This is an English translaltion of a set of three articles entitled ‘Behind Myanmar’s Suspended Dam’ by Qin Hui, a history professor at Tsinghua University in Beijing. The articles, originally published in China’s Economic Observer, were translated by Roddy Flagg and posted on ‘the third pole’ section of China Dialogue at the end of March 2012. Unlike many who have written on the subject of Chinese investment in energy projects in Myanmar, Professor Qin Hui took the time to go to Myanmar and interview his sources on the spot. His comments that it was the KIO which originally attracted Datang and the China Power Investment Corp to invest in hydropower projects in Kachin State have come under attack by KIO representatives (see article below), but his overall presentation is one that is full of insights into the current state of affairs in the country as a whole and Kachin State in particular. The series is well worth a read by anyone interested in the question of Chinese investment in Myanmar and its energy industry in particular. “The military government had no ideology or symbols around which to rally the people, and became a historical rarity: a government relying solely on military power to retain its privileged position. Against this background, how can Chinese investments, particularly major strategic investments, ever be safe?”

Colin Hinshelwood, Patirck Boehler, IRROL, 30/03/12. Edited and condensed.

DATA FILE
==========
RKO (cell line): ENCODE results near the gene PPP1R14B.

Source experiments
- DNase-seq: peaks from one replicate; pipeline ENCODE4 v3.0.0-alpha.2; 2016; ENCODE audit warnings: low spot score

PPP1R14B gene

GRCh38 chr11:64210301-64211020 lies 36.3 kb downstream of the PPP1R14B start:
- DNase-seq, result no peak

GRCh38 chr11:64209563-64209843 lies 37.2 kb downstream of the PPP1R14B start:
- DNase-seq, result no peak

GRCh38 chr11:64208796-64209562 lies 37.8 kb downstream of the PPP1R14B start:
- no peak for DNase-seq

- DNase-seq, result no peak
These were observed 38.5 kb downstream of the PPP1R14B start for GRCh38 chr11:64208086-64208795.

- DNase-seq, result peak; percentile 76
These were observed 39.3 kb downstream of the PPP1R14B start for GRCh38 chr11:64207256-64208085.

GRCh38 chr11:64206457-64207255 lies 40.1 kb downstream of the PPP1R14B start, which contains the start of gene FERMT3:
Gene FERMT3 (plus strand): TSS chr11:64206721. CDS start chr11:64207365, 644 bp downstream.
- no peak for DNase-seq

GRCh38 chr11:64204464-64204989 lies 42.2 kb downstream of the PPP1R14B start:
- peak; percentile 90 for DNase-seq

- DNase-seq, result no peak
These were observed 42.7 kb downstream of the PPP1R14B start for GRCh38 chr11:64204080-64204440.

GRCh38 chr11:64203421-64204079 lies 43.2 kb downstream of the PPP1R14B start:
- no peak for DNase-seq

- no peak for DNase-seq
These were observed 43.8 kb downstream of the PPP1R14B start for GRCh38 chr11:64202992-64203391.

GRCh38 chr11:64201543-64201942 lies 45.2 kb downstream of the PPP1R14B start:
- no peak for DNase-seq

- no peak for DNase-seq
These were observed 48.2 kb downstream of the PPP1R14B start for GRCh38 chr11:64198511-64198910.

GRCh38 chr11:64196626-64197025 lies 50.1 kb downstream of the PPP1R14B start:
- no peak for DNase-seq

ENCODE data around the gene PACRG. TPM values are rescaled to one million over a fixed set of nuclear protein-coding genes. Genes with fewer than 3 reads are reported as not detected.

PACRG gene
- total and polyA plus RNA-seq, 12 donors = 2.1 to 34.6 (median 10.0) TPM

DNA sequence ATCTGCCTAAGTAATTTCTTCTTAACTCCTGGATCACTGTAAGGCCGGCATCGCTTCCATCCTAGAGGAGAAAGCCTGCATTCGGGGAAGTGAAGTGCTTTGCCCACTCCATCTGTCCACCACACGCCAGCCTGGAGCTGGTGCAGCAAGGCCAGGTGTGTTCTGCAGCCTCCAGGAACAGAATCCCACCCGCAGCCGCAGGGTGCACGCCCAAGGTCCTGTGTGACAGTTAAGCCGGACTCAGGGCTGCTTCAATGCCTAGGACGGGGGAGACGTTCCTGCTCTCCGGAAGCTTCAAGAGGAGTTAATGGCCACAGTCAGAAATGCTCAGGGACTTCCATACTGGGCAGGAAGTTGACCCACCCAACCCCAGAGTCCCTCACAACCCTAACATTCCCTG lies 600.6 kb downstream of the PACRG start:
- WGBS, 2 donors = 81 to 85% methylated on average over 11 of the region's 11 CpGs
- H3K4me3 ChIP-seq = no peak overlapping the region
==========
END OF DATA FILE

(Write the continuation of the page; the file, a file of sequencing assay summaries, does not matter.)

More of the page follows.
KIA Vice Chief of Staff Gen. S. Gun Maw has denied that a letter was ever sent to the China Power Investment Corp (CPI) requesting profit-sharing on the Myitsone Dam construction project. An article in the Chinese edition of Bloomberg Businessweek earlier in March quoted the general manager of CPI’s Yunnan provincial branch, Li Guanghua, as saying that a letter had been received from the KIA at an initial stage of project requesting "talks to discuss the distribution of interests”. “After consideration, the letter was thrown into the dustbin,” Li was quoted as saying. In another recent article, in the Chinese daily Economic Observer, Qin Hui, a historian at Beijing’s renowned Tsinghua University, also alleged that KIA and its political wing, the Kachin Independence Organisation (KIO), had attempted to cooperate with Chinese investors on the hydropower project.“In fact, it was the KIO that first attracted Chinese investors to the region’s hydropower potential,” Qin wrote. However, “certain Chinese companies … cast the KIO aside, causing the angry separatists to change their stance on several projects.”